back to article Refurb your enthusiasm: Apple is selling an 8-year-old desktop for over £5k

The retro computing craze spiked during the pandemic. With the usual watering holes closed, some techies occupied their time by painstakingly restoring the old Performa towers cluttering their lofts. And, as one of our readers pointed out, Apple has seemingly jumped on the bandwagon by selling the nearly eight-year-old “ …

  1. Pete 2 Silver badge

    Make money fast

    > A model with a 2.7 GHz 12-core Intel Xeon E5 processor, combined with 64 GB of DDR3 RAM, 1TB of PCIe storage, and two AMD FirePro D700 GPUs with 6GB of GDDR5 VRAM costs a cool £5,149.

    They'd do better if they took a photo of it and flogged that as an NFT

  2. Anonymous Coward
    Anonymous Coward

    It is Apple.

    Therefore it is beautiful and I want one.

    1. 2+2=5 Silver badge

      Re: It is Apple.

      > Therefore it is beautiful and I want one.

      I was hoping the new M1 Macs would result some of these trashcans appearing on the 2nd hand market reasonably cheaply. I feel I should acquire one as a collector's item to make up for not having bought a 20th Anniversary Mac. Clearly not yet.

      1. VicMortimer

        Re: It is Apple.

        Eh, I'll run into one for my collection eventually.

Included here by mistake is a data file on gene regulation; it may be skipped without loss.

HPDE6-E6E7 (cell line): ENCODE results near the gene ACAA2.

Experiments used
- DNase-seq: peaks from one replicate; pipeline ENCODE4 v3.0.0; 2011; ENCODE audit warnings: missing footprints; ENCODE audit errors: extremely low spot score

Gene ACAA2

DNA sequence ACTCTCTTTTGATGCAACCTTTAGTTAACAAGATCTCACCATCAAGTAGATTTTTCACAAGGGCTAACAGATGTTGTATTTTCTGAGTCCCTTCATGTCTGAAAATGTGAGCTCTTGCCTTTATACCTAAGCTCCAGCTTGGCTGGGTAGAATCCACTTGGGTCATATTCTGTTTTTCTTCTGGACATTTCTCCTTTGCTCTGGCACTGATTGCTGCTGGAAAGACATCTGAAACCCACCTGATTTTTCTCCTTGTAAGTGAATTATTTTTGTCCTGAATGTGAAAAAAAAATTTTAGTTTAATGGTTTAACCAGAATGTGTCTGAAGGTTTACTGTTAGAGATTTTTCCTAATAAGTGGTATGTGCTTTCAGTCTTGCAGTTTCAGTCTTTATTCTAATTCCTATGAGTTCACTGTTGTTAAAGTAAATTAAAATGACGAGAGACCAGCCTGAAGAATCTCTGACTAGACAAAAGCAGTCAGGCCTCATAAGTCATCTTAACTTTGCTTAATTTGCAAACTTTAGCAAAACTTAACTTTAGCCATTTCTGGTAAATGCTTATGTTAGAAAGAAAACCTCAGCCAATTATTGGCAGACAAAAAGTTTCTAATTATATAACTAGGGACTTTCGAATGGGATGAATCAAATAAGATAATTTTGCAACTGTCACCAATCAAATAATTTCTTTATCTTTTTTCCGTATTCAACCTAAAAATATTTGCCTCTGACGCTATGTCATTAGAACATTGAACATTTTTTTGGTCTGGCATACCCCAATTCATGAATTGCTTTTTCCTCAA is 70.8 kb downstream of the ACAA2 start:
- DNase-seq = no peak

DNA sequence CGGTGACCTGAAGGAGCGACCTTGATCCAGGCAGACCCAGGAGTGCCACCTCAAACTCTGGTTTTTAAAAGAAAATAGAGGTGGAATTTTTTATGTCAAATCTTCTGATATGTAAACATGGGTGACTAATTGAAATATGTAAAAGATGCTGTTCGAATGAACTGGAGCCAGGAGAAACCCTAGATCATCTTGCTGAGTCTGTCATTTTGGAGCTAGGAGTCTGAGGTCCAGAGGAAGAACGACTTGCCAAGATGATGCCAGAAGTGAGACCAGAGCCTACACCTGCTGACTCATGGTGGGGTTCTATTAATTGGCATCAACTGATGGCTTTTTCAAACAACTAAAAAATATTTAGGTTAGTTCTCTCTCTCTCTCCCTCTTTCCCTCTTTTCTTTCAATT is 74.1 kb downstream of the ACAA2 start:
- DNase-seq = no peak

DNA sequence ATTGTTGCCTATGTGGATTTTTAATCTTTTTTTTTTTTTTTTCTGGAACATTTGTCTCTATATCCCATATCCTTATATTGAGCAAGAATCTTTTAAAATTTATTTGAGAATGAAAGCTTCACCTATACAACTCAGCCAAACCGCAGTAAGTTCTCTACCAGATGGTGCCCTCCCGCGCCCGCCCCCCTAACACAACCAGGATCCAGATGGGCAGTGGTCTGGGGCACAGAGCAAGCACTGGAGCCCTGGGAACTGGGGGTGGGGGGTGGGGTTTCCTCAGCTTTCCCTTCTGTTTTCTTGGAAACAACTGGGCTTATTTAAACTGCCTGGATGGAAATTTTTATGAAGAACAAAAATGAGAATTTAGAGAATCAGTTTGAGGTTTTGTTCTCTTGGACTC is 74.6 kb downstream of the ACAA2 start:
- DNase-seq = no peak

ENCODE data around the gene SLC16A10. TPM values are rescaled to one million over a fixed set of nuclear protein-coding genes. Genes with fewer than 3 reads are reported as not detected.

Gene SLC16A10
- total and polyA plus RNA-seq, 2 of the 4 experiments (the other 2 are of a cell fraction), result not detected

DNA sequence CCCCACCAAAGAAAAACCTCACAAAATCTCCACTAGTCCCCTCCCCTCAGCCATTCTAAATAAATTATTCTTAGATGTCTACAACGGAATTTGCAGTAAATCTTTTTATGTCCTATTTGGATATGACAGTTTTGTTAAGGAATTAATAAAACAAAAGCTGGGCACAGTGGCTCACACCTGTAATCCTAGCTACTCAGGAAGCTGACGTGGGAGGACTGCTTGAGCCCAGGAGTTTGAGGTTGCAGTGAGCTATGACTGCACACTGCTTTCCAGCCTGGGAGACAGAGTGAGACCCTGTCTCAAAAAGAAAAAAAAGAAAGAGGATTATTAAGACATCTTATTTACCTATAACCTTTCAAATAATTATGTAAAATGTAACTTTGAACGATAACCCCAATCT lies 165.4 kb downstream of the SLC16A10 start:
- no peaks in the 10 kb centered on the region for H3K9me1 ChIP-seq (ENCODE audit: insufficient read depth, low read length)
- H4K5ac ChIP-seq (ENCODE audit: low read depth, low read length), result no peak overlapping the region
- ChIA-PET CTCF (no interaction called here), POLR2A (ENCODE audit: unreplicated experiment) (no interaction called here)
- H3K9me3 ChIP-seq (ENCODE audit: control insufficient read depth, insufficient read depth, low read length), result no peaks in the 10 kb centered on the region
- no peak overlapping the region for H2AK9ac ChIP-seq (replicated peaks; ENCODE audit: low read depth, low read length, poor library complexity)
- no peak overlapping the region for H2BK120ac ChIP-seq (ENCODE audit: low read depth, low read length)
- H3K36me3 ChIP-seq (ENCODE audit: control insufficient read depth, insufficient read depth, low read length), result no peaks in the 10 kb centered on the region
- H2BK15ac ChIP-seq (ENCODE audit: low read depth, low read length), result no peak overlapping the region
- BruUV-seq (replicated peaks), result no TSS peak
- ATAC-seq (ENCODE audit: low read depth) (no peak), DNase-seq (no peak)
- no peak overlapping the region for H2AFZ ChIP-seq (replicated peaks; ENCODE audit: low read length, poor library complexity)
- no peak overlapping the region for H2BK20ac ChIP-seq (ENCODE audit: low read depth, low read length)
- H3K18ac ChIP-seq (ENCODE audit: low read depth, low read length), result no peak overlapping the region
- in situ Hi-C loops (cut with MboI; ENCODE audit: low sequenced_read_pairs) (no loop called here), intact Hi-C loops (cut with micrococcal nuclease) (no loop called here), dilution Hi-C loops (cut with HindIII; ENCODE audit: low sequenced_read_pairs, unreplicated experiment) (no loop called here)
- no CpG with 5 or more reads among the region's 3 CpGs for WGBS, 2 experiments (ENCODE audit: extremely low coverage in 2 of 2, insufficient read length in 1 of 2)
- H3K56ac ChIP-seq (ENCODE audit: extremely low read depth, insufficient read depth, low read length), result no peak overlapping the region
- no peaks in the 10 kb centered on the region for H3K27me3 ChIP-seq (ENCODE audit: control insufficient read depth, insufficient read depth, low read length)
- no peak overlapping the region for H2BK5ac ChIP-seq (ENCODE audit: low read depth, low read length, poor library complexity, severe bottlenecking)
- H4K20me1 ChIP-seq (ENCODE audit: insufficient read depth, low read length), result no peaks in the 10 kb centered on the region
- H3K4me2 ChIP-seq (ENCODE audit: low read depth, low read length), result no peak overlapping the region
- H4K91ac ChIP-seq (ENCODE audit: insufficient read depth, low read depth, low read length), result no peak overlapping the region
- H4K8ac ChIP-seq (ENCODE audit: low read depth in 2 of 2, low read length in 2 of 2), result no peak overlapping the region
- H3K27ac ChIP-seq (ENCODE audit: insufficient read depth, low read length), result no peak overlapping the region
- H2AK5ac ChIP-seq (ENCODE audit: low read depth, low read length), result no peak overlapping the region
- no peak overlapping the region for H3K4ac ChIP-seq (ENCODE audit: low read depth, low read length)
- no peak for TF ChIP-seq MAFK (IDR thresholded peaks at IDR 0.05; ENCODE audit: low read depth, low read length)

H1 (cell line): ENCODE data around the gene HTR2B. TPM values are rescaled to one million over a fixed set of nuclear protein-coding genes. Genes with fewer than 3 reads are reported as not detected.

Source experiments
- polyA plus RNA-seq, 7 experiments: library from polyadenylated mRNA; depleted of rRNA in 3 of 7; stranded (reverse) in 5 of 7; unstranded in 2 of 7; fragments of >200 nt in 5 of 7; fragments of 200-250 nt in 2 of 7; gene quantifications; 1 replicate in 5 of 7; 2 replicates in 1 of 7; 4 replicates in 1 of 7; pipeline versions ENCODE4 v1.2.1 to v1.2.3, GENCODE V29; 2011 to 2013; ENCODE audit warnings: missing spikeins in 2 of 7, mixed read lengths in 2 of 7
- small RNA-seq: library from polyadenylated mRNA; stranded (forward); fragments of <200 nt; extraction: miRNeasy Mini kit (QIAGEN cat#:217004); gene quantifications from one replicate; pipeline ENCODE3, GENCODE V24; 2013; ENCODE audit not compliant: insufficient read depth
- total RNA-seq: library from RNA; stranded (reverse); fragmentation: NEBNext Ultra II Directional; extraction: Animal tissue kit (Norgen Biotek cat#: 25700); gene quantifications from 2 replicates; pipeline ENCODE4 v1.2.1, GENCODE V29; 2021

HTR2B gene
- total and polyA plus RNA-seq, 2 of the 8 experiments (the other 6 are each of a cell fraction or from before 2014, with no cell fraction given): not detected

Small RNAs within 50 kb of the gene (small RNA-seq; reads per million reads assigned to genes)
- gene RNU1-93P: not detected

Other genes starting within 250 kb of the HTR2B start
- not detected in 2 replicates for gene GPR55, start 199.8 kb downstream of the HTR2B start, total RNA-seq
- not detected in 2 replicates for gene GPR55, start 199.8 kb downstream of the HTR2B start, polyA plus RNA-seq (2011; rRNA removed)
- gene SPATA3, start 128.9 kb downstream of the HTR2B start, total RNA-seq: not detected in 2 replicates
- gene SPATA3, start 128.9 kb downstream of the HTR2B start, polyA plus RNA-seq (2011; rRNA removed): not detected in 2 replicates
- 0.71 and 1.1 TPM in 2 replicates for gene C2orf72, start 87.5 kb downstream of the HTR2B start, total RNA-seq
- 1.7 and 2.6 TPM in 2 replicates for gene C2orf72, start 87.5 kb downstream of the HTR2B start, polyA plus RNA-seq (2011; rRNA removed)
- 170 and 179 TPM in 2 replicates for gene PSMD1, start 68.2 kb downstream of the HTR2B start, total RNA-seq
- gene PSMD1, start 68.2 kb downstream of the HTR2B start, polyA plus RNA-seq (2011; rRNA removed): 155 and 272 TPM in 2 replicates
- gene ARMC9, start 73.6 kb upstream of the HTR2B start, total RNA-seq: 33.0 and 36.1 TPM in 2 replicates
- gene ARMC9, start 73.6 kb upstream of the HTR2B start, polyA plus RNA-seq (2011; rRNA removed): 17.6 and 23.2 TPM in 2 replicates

After all, it took me well over a decade to get a 20th Anniversary Mac.

        (It was the same price as my G4 Cube - free.)

  3. Mnot Paranoid

    This has happened before

    IIRC a 2003 Dual 2.0 GHz G5 was beaten by the 2010 Mac Mini, and probably saved a fair amount on the annual electricity bill too.

    1. Anonymous Coward
      Anonymous Coward

      Re: This has happened before

      Yes, but Apple weren't still flogging G5 Macs in 2010, let alone charging astonishing prices for them.

    2. vtcodger Silver badge

      Re: This has happened before

      Sure. But can you use the Mac mini to heat your living room?

  4. chivo243 Silver badge

    the Mac Pro 5,1 weighed a backbreaking 18.1kg

    yes, I can confirm the backbreaking part... I had 3 in my attic! Running ESXi 6.5! You can imagine the energy bill, and hence why they are now in the server room at work! That reminds me, I need to get back to that project! Maybe next lockdown...

  5. fidodogbreath Silver badge

    From a reliability and safety perspective, even the cheapest new econobox cars are demonstrably better in every way than an old car. Yet people pay massive amounts of money for old (sorry, "classic") cars all the time.

    A small piece of card stock, factory printed on two sides and defaced with graffiti -- described in the auction catalog as 'a signed Tom Brady* 2000 Playoff Contenders Championship Rookie Ticket card' -- recently sold for $1.72 million.

    Like anything, an ancient Mac Pro is 'worth' what someone is willing to pay for it.

    * Mr. Brady is a practitioner of American football.